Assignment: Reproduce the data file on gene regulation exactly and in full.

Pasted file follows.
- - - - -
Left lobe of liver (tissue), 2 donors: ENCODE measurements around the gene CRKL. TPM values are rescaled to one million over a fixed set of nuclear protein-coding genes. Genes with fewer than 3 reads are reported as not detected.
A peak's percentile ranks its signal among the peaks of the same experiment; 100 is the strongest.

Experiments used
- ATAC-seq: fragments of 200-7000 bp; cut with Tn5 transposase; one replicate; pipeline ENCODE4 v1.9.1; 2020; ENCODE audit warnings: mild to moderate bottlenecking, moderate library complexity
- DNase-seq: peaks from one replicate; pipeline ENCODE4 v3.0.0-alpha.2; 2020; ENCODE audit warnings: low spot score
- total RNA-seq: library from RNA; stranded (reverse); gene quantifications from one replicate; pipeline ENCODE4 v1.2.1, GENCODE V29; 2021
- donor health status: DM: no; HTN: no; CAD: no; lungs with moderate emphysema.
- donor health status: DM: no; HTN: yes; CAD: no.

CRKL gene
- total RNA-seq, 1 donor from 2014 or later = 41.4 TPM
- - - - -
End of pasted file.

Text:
Left lobe of liver (tissue), 2 donors: ENCODE measurements around the gene CRKL. TPM values are rescaled to one million over a fixed set of nuclear protein-coding genes. Genes with fewer than 3 reads are reported as not detected.
A peak's percentile ranks its signal among the peaks of the same experiment; 100 is the strongest.

Experiments used
- ATAC-seq: fragments of 200-7000 bp; cut with Tn5 transposase; one replicate; pipeline ENCODE4 v1.9.1; 2020; ENCODE audit warnings: mild to moderate bottlenecking, moderate library complexity
- DNase-seq: peaks from one replicate; pipeline ENCODE4 v3.0.0-alpha.2; 2020; ENCODE audit warnings: low spot score
- total RNA-seq: library from RNA; stranded (reverse); gene quantifications from one replicate; pipeline ENCODE4 v1.2.1, GENCODE V29; 2021
- donor health status: DM: no; HTN: no; CAD: no; lungs with moderate emphysema.
- donor health status: DM: no; HTN: yes; CAD: no.

CRKL gene
- total RNA-seq, 1 donor from 2014 or later = 41.4 TPM